A sonobuoy is a device used to detect and identify objects in the water. They are used to detect submarines by either listening for the sounds produced by propellers and machinery (passive detection) or by bouncing a sonar “ping” off the surface of the submarine (active detection).
Specialized sonobuoys can also detect electric fields and magnetic anomalies, as well as measure factors in the environment like water temperature versus depth, air temperature, barometric pressure, and wave height. Sonobuoys are often dropped from aircraft that have specialized electronic equipment to receive and process data sent by them.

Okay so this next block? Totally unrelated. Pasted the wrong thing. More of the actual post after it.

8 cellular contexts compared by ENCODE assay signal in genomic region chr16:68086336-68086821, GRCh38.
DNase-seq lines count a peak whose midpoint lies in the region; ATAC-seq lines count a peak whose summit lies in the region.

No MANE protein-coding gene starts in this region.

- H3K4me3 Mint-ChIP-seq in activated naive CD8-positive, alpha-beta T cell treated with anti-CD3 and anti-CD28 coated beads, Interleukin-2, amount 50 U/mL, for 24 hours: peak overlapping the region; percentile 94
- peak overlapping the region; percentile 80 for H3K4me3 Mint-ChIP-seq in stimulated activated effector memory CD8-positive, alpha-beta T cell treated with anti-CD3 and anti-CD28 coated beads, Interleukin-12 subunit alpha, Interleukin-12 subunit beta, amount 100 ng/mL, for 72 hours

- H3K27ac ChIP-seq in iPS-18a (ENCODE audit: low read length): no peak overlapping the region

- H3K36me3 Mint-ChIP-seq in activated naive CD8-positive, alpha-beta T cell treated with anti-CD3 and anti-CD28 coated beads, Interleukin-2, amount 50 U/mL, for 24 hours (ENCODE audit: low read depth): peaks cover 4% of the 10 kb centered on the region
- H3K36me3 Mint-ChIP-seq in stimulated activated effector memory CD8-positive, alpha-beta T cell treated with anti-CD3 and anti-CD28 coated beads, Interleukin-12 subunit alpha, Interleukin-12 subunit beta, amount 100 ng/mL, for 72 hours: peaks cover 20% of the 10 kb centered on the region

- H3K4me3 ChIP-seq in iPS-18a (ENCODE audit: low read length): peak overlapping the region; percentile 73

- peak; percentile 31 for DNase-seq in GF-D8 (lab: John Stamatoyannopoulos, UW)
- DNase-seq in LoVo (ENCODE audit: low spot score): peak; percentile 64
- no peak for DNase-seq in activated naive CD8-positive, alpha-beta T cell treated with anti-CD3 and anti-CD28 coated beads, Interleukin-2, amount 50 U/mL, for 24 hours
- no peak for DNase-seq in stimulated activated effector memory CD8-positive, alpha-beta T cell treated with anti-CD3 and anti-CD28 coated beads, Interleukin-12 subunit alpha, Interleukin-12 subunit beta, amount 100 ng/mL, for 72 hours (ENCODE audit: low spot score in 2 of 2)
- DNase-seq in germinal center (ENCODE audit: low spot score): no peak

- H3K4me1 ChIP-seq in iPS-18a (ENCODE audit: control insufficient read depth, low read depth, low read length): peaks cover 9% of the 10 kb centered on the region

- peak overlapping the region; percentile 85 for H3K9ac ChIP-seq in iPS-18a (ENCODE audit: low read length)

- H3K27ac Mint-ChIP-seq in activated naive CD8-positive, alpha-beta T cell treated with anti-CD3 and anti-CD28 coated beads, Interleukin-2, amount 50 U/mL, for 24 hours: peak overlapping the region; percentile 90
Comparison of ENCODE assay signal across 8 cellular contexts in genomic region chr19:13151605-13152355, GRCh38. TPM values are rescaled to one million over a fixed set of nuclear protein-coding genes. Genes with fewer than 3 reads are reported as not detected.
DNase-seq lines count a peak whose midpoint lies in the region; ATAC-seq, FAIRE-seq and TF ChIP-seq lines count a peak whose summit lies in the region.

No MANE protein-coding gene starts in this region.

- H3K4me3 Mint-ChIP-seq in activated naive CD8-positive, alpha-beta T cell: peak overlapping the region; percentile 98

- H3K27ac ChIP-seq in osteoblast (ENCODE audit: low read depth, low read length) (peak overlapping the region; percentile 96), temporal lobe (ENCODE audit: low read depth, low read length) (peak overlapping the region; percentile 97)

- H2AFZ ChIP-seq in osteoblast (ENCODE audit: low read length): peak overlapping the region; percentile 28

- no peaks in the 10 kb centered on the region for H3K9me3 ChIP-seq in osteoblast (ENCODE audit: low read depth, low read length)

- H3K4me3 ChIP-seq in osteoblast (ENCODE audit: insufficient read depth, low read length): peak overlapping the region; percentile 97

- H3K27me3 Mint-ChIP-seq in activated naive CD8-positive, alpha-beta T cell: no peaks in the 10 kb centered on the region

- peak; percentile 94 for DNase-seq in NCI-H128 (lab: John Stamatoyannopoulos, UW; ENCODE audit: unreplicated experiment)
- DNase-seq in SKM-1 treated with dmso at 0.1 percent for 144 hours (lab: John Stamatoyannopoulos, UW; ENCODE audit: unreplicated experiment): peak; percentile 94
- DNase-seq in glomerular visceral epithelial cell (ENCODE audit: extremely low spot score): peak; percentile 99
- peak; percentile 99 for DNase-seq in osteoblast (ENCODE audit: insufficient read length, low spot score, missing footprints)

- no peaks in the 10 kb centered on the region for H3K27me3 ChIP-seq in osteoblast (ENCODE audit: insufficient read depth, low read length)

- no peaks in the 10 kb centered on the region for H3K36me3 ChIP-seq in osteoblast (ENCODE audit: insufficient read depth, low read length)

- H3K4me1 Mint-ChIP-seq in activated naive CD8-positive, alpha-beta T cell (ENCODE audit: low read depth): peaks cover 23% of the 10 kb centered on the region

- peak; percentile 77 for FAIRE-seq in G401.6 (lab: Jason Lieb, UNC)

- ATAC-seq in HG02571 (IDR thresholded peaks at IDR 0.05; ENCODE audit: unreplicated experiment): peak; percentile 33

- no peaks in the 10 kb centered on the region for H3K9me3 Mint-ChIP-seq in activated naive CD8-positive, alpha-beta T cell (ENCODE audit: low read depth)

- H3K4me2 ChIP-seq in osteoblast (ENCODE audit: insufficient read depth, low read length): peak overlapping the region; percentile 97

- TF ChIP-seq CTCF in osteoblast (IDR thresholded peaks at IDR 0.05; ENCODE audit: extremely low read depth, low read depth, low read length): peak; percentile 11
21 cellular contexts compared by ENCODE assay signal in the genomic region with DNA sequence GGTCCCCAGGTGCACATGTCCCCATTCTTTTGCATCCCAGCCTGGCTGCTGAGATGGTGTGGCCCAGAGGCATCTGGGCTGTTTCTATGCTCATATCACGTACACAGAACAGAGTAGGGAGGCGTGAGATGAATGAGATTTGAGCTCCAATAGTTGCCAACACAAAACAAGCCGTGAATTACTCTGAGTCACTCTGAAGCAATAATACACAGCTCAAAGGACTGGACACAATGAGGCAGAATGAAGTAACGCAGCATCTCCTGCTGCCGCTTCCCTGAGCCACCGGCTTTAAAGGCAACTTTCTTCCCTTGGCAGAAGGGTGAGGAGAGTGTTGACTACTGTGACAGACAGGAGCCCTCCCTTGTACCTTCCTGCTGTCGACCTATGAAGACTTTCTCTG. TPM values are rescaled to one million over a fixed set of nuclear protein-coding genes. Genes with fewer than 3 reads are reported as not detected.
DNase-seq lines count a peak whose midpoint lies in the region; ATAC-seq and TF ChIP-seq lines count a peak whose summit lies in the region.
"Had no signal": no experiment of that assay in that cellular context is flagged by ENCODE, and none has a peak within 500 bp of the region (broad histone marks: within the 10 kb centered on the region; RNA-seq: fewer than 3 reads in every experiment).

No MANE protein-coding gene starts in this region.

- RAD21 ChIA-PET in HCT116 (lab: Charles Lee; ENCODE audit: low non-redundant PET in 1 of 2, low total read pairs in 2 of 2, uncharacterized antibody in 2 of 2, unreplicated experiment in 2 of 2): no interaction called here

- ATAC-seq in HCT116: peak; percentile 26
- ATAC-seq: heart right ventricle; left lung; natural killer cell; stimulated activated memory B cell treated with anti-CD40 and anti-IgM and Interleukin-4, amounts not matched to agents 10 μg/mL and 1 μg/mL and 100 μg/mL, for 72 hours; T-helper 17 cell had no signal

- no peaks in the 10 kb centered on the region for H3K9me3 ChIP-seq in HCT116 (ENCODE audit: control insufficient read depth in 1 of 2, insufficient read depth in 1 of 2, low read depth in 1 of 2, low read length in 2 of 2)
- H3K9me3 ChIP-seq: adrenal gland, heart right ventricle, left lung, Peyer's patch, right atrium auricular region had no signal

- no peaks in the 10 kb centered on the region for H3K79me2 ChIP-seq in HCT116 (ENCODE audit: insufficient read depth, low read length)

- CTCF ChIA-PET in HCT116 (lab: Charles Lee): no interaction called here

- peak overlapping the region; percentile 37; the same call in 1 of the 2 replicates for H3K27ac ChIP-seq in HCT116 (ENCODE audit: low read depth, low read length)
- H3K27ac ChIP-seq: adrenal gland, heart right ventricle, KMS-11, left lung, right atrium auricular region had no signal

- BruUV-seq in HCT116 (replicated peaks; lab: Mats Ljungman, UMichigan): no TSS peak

During the Cold War, sonobouys developed at NADC were used to locate and track nuclear submarines around the world. Sonobouy technology is still in use around the world today. Sonobouys were used as part of the international effort to locate the missing Malaysia Airlines flight 370 aircraft.
Other uses of Sonobouys include:
- Environmental Science Measurements
- Air and water temperature
- Barometric pressure
- Ocean salinity (salt levels)
- Air temperature
- Wave height
- Search and rescue operations
- Radio and data relay to/from submarines
- Detection of electric fields and magnetic anomalies